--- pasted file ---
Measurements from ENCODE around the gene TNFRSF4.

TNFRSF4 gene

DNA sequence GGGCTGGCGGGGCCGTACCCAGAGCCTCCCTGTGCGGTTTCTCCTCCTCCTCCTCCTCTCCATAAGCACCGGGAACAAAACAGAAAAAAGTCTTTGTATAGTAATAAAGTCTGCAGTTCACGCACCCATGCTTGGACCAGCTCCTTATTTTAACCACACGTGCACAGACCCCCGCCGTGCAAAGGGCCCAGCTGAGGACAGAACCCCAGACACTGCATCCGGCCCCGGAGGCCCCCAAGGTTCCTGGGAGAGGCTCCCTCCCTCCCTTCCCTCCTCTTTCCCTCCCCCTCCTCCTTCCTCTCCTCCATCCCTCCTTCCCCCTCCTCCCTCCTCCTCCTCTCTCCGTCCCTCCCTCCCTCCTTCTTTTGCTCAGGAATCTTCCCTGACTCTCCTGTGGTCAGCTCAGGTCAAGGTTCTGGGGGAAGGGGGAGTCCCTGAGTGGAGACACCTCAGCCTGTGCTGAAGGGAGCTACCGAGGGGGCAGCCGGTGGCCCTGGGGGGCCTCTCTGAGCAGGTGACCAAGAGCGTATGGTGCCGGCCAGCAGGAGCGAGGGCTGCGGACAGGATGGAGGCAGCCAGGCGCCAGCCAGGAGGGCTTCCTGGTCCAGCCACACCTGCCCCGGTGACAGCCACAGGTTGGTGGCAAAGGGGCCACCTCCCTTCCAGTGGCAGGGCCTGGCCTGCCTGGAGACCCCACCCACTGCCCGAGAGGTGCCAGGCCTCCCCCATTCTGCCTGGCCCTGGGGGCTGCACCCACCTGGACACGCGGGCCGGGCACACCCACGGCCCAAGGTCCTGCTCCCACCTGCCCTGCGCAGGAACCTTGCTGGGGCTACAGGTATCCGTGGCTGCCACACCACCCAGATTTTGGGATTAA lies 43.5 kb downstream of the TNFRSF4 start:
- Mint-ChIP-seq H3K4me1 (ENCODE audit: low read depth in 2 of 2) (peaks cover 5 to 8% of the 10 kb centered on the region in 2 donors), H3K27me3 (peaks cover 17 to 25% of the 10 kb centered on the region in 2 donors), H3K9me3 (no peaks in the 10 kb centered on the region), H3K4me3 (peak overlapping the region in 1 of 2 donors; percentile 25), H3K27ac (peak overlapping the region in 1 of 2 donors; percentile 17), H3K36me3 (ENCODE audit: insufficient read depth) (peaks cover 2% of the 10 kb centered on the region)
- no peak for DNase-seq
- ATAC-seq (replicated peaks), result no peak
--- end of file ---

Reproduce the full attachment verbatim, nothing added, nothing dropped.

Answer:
Measurements from ENCODE around the gene TNFRSF4.

TNFRSF4 gene

DNA sequence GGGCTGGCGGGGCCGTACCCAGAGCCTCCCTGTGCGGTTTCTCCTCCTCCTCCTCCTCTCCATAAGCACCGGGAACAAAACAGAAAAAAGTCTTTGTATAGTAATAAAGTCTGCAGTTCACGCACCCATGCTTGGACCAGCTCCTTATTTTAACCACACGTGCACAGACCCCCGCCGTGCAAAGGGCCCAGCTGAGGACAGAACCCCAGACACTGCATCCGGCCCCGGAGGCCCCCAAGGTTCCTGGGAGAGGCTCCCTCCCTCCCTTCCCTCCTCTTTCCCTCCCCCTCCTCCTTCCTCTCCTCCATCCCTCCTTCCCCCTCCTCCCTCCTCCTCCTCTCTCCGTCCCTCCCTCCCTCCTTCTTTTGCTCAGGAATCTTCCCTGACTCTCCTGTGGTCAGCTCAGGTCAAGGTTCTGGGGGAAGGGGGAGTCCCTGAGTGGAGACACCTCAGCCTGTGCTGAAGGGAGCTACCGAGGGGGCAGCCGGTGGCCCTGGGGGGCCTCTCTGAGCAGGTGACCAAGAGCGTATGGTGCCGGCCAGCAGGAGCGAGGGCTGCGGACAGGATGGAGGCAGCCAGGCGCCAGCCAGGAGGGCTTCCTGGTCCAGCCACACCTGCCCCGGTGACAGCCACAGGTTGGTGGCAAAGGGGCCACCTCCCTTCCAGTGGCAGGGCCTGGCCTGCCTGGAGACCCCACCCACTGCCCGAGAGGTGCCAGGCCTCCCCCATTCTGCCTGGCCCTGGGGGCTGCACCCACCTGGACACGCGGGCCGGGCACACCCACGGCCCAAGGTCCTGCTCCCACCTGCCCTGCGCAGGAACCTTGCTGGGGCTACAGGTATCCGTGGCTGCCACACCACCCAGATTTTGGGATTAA lies 43.5 kb downstream of the TNFRSF4 start:
- Mint-ChIP-seq H3K4me1 (ENCODE audit: low read depth in 2 of 2) (peaks cover 5 to 8% of the 10 kb centered on the region in 2 donors), H3K27me3 (peaks cover 17 to 25% of the 10 kb centered on the region in 2 donors), H3K9me3 (no peaks in the 10 kb centered on the region), H3K4me3 (peak overlapping the region in 1 of 2 donors; percentile 25), H3K27ac (peak overlapping the region in 1 of 2 donors; percentile 17), H3K36me3 (ENCODE audit: insufficient read depth) (peaks cover 2% of the 10 kb centered on the region)
- no peak for DNase-seq
- ATAC-seq (replicated peaks), result no peak